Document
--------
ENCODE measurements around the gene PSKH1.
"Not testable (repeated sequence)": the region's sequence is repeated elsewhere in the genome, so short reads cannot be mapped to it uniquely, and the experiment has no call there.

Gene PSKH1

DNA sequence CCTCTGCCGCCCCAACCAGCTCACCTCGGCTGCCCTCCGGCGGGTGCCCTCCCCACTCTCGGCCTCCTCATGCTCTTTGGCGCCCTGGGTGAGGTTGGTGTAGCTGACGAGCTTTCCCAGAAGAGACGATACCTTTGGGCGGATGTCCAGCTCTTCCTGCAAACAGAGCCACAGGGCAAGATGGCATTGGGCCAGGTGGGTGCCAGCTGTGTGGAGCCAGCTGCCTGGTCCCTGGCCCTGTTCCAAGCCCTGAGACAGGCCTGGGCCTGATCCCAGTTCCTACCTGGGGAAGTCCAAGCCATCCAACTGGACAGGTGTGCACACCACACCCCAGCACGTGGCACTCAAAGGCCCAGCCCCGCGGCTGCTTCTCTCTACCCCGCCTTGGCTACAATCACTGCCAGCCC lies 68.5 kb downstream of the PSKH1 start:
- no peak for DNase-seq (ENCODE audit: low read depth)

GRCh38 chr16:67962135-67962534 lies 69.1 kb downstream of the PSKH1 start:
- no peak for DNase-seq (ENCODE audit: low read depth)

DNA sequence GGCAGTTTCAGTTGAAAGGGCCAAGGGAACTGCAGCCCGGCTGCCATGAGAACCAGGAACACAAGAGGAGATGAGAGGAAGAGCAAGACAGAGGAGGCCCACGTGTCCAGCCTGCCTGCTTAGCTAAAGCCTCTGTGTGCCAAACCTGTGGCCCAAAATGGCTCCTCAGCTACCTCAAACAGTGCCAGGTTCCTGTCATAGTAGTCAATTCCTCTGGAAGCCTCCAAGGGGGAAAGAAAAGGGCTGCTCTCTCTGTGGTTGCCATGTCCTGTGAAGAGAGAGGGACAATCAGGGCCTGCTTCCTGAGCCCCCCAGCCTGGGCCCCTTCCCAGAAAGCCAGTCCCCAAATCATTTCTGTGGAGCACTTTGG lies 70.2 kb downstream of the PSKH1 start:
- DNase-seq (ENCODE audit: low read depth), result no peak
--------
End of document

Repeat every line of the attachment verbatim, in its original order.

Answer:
ENCODE measurements around the gene PSKH1.
"Not testable (repeated sequence)": the region's sequence is repeated elsewhere in the genome, so short reads cannot be mapped to it uniquely, and the experiment has no call there.

Gene PSKH1

DNA sequence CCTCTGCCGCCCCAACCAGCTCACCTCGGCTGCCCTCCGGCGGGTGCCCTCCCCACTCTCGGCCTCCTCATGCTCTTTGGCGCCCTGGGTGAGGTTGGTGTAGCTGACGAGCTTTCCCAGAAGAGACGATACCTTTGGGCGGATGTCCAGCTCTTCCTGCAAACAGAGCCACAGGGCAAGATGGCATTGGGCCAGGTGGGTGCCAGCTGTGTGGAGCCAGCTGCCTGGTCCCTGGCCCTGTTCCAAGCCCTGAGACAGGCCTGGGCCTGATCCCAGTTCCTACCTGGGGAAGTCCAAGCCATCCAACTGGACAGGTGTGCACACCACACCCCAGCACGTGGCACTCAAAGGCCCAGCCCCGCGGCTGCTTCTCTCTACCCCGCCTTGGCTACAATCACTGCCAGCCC lies 68.5 kb downstream of the PSKH1 start:
- no peak for DNase-seq (ENCODE audit: low read depth)

GRCh38 chr16:67962135-67962534 lies 69.1 kb downstream of the PSKH1 start:
- no peak for DNase-seq (ENCODE audit: low read depth)

DNA sequence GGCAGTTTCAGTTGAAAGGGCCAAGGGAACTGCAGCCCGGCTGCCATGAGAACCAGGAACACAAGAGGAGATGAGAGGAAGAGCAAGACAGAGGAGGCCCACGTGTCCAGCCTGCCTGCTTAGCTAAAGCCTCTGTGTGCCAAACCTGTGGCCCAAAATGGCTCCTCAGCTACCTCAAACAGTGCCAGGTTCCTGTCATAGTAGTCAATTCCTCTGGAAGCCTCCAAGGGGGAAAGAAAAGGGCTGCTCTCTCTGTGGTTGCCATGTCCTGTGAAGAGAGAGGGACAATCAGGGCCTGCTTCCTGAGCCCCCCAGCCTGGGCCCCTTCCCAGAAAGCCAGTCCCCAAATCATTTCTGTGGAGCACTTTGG lies 70.2 kb downstream of the PSKH1 start:
- DNase-seq (ENCODE audit: low read depth), result no peak